Slavica Jakelić

Associate Professor of Humanities & Social Thought

PhD Religious Studies – Boston University
Mueller Hall Room LL21
219-464-5006
slavica.jakelic@valpo.edu
Jakelic CV  

Slavica Jakelić is the Richard P. Baepler Distinguished Professor in the Humanities. Her scholarly interests and publications center on religion and nationalism, religious and secular humanisms, theories of religion and secularism, theories of modernity, and interreligious conflict and dialogue.

Jakelić has worked at or was a fellow of a number of interdisciplinary institutes in Europe and the United States—the Erasmus Institute for the Culture of Democracy in Croatia; the Institute for the Study of Economic Culture at Boston University; the Institut für die Wissenschaften vom Menschen in Vienna; the Martin Marty Center at the University of Chicago; the Notre Dame Institute for Advanced Study; the Erasmus Institute at the University of Notre Dame; and the Kroc Institute at the University of Notre Dame’s Keough School. She is a Senior Fellow of the national project “Religion & Its Publics,” placed at the University of Virginia, where she was a faculty member and co-director at the UVA’s Institute for Advanced Studies in Culture for several years.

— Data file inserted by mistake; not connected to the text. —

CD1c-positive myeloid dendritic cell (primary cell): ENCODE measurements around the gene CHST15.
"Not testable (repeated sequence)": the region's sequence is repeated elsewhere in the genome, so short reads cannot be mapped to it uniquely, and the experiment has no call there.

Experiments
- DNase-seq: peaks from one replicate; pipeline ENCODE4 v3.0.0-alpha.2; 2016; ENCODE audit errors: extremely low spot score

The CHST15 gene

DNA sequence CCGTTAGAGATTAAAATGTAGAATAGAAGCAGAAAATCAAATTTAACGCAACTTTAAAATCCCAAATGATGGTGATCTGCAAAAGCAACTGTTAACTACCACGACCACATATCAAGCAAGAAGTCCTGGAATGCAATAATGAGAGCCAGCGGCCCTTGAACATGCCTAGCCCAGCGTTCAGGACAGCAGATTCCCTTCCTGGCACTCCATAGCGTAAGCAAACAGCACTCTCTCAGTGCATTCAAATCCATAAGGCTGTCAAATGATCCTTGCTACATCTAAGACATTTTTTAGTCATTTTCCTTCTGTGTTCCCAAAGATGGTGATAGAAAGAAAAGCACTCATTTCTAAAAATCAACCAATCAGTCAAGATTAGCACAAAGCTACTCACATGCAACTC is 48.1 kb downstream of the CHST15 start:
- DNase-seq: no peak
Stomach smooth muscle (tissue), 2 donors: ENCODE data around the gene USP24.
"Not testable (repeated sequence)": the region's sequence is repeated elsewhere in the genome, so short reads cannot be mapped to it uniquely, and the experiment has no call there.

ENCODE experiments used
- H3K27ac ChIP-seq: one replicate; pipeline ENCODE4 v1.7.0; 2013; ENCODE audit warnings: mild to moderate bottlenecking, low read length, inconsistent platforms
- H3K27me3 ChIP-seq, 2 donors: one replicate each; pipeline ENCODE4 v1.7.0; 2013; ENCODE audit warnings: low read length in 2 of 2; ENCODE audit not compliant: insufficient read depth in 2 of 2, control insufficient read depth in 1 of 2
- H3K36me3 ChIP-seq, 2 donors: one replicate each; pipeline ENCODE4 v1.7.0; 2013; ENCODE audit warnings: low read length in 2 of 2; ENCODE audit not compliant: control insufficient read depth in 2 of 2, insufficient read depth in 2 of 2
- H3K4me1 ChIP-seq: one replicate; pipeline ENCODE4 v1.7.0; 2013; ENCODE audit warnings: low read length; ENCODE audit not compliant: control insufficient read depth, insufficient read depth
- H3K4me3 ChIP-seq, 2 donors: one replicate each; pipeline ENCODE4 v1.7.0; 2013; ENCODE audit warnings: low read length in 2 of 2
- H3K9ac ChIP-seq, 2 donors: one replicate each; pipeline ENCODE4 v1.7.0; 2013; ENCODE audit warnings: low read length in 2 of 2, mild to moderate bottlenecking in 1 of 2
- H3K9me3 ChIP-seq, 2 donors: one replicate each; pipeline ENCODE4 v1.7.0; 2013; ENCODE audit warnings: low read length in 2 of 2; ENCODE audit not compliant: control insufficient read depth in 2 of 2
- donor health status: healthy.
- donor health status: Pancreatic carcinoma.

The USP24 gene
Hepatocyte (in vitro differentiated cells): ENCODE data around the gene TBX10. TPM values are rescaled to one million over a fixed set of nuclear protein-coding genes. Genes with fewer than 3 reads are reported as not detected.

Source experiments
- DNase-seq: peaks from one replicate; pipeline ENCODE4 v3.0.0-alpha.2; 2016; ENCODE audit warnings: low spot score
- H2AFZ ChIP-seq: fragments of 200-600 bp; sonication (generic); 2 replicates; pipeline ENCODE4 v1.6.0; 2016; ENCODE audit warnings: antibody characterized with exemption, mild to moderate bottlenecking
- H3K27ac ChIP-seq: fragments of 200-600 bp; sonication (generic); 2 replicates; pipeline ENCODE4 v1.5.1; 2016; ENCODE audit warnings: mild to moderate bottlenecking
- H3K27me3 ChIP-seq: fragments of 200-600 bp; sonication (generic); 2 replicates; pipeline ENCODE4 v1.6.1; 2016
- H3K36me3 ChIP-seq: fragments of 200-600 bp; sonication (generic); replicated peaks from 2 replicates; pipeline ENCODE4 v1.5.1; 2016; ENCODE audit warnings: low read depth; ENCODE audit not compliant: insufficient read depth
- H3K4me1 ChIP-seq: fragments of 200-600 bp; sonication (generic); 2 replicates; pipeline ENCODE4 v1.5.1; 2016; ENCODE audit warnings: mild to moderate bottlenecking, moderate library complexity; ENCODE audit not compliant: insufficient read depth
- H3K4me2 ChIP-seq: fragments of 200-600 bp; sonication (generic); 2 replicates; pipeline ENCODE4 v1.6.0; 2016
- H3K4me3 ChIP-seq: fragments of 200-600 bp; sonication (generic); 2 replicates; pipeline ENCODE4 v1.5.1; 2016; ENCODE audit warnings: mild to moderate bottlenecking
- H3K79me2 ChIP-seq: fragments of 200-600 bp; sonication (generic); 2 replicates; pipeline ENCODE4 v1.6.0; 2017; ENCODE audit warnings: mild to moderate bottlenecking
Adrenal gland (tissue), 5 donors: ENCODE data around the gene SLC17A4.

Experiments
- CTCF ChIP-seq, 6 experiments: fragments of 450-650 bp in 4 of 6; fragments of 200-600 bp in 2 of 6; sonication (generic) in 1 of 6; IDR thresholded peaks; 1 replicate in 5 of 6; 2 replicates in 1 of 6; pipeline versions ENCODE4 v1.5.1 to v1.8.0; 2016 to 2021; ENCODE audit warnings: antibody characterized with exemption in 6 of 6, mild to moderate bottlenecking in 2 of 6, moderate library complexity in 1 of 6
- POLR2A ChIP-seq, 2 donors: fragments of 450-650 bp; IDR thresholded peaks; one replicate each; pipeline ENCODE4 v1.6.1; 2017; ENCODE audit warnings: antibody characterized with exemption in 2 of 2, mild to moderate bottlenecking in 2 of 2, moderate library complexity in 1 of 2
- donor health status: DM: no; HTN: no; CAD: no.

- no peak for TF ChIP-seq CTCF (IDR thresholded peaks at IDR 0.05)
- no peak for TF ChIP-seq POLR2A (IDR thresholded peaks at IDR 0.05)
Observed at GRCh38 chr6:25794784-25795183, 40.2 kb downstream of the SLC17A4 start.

Jakelić ‘s writings have appeared in journals such as the Journal of the American Academy of ReligionJournal of Religious EthicsPolitical TheologyThe Hedgehog ReviewThe Review of Faith &International Affairs, and Commonweal. She co-edited three volumes–The Future of the Study of Religion, Crossing Boundaries: From Syria to Slovakia, and The Hedgehog Review’s issue “After Secularization”–and is the author of Collectivistic Religions.  She is currently working on two books, Chastening Religious and Secular Humanisms and Ethical Nationalisms.

Jakelić teaches the First-Year Program, the introduction to social theory course “Interpretation: Self, Culture, Society,” and seminars such as “Religion and Secularism in Modernity,” “Religion, Conflict, and Peacebuilding,” “From Nationalism to Patriotism?,” and “Christianity and Nationalism.”